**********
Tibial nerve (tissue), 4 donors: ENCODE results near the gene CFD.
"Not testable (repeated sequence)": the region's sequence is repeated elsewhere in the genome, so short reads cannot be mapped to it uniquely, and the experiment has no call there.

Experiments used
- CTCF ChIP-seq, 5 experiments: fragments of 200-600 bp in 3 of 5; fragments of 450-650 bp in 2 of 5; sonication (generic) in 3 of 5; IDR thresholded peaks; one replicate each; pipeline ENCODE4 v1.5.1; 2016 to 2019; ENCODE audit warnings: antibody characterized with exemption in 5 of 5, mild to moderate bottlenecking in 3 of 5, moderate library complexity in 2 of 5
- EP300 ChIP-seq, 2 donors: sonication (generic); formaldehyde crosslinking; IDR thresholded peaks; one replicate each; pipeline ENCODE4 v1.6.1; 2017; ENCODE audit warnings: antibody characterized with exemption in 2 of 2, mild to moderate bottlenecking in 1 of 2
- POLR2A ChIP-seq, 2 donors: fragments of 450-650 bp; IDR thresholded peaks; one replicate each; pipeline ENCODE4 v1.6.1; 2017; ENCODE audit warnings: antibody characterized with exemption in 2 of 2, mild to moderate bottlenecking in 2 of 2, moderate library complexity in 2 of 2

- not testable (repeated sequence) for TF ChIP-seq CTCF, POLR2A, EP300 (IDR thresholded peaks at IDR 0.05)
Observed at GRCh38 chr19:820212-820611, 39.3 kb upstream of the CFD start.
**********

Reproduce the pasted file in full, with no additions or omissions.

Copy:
Tibial nerve (tissue), 4 donors: ENCODE results near the gene CFD.
"Not testable (repeated sequence)": the region's sequence is repeated elsewhere in the genome, so short reads cannot be mapped to it uniquely, and the experiment has no call there.

Experiments used
- CTCF ChIP-seq, 5 experiments: fragments of 200-600 bp in 3 of 5; fragments of 450-650 bp in 2 of 5; sonication (generic) in 3 of 5; IDR thresholded peaks; one replicate each; pipeline ENCODE4 v1.5.1; 2016 to 2019; ENCODE audit warnings: antibody characterized with exemption in 5 of 5, mild to moderate bottlenecking in 3 of 5, moderate library complexity in 2 of 5
- EP300 ChIP-seq, 2 donors: sonication (generic); formaldehyde crosslinking; IDR thresholded peaks; one replicate each; pipeline ENCODE4 v1.6.1; 2017; ENCODE audit warnings: antibody characterized with exemption in 2 of 2, mild to moderate bottlenecking in 1 of 2
- POLR2A ChIP-seq, 2 donors: fragments of 450-650 bp; IDR thresholded peaks; one replicate each; pipeline ENCODE4 v1.6.1; 2017; ENCODE audit warnings: antibody characterized with exemption in 2 of 2, mild to moderate bottlenecking in 2 of 2, moderate library complexity in 2 of 2

- not testable (repeated sequence) for TF ChIP-seq CTCF, POLR2A, EP300 (IDR thresholded peaks at IDR 0.05)
Observed at GRCh38 chr19:820212-820611, 39.3 kb upstream of the CFD start.